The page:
Darby and I are getting to the stage of our relationship where people start asking when we're going to have kids. I feel like we're still really young. Plus, it seems that the fact that Darby still has 5+ years of school ahead of him might deter some people. But, no. Once you've been married over a year, even if you are still closer to 20 than 30, the questions start.
And, actually, although I don't like to admit it, sometimes I think it would be really fun to have a child soon. I love babies. And many of my friends and/or acquaintances from high school and college have had kids or are pregnant. (Thank you, facebook, for providing this information!) At this point, I wouldn't totally freak out if I got pregnant, which I think is a good thing. However, I recognize that financially that would NOT be a good decision. And Darby actually wants to be around for his child's infancy, not studying for tests. Plus, I really like our life right now. We eat dinner in front of the TV; we sleep in on Saturdays; we take long naps on Sundays. I don't really want to give that up. But sometimes when I'm around babies, I just forget all of that. There are times when I wonder how I can wait the 5 or 6 more years that we've always planned on waiting. Well, recently, I've found that motivation...teenagers.
You see, babies don't stay babies forever. Seems obvious, right? But whenever I think of myself as a parent, I see myself with a little baby or maybe a toddler. I never really imagine beyond their first day of school. However, a few weeks ago, when we were watching Good Will Hunting, I was telling Darby that I had wanted to see it when it first came out, but my parents wouldn't let me because it was rated R (although, I think it has a much more positive message than a lot of PG-13 movies, which my parents were also very selective about). Now, my parents were reeallly strict about what TV and movies we watched, a policy that I loathed growing up and which I still don't totally agree with. So I was talking with Darby about what we would do with our kids. And I know in my mind that I want them to learn to make their own decisions about those kinds of things. But what if they make the wrong decision? And will I really be able to hold my tongue if my teenagers go see the "wrong kind" of R-rated movie? It's so easy to parent hypothetically. (And, just for the record, I think my parents did a great job with me. I might not make every decision they made, but I certainly don't think their decisions or logic were wrong...just different from mine.) This discussion scared me quite a bit. I can't parent a teenager! And I know you grow into it, but even in 13 years, I still don't see myself being ready. Ahh! It's so scary!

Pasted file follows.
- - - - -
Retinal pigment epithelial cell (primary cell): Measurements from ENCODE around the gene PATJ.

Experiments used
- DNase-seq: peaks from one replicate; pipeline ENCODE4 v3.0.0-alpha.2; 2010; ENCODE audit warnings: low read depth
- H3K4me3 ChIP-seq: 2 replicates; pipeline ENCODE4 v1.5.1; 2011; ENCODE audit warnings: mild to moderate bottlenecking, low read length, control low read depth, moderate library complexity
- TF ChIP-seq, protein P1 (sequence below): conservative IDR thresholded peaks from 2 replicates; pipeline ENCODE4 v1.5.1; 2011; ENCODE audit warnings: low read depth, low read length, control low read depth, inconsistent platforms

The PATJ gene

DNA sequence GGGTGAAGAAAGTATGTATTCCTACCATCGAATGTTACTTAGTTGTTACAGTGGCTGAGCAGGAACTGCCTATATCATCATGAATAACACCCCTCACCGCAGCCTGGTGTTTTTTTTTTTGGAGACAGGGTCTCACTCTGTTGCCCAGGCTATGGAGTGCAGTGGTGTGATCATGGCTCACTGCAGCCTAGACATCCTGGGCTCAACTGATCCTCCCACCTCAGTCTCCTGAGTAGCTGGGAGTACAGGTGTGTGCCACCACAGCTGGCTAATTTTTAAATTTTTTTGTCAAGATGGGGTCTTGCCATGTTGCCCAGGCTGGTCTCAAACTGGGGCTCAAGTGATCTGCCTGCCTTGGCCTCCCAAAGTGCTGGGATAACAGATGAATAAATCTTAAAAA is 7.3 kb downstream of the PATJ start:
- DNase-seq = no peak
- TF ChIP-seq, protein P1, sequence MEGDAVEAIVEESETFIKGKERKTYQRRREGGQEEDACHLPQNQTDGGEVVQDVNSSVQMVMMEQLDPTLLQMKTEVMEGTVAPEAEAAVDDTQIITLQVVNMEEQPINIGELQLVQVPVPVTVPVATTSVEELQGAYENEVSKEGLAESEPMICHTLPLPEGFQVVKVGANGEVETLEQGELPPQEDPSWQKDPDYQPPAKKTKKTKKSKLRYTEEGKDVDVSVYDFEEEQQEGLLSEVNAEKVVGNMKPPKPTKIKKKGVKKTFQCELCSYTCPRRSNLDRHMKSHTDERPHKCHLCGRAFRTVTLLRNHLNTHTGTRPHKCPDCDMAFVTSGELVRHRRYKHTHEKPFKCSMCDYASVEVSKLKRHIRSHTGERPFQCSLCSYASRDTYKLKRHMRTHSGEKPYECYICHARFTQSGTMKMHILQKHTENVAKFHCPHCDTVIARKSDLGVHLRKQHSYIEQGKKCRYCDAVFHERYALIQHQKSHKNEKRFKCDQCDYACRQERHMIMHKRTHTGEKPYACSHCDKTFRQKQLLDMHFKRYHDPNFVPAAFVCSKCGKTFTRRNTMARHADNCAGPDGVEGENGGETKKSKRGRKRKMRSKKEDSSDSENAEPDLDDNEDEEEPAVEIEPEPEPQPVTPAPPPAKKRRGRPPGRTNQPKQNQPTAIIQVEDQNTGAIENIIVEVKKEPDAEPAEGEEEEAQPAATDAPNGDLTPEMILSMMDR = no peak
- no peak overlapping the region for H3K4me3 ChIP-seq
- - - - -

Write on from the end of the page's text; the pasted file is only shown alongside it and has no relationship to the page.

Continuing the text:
Then, this morning, I'm driving along and I hear Taylor Swift's new song, "Love Story." Here is a sample of the lyrics:
And I said, "Romeo save me - I've been feeling so alone.
I keep waiting for you but you never come.
Is this in my head? I don't know what to think-"
He knelt to the ground and pulled out a ring and said,
"Marry me, Juliet - you'll never have to be alone.
I love you and that's all I really know.
I talked to your dad - go pick out a white dress;
It's a love story - baby just say 'Yes.'"
For the record, Taylor Swift is 19 (barely), and her target audience is much younger. There's nothing "wrong" with this song, per se. But I think it has one of the most harmful messages for young girls: (1) that your life starts when you get married; (2) that a good reason to get married is so you won't "be alone"; and (3) that getting married when you are a teenager is romantic (In the song, the girl still lives with her parents, and they originally forbid her from seeing this boy, so I assume she is a child.) So I imagine myself trying to talk to my teenage daughter about the fallacies of this song. Then, she asks, "When did you and Dad start dating." "Umm, when we were 16." "When did you know you loved him?" "16, also." "When did you first talk about getting married?" "Uh, yeah, 16...But, it was different!! We were stupid! We broke up twice and when we got back together, we were older and wiser! We waited until I was done with college to actually get married!" Yeah, I know that logic's not going to fly. And the funny thing is, the same thing happened with my parents. They were married at 19 and 20, but they told us not to do that. I would ask, "So do you regret getting married?" And of course, they didn't, but they still wanted something different for us. Oh, how I understand now! I'm sorry, Mom and Dad. And hopefully, you won't get the chance to tell me, "I told you so," when I'm dealing with my own teenagers for a long, long time. I'm scared!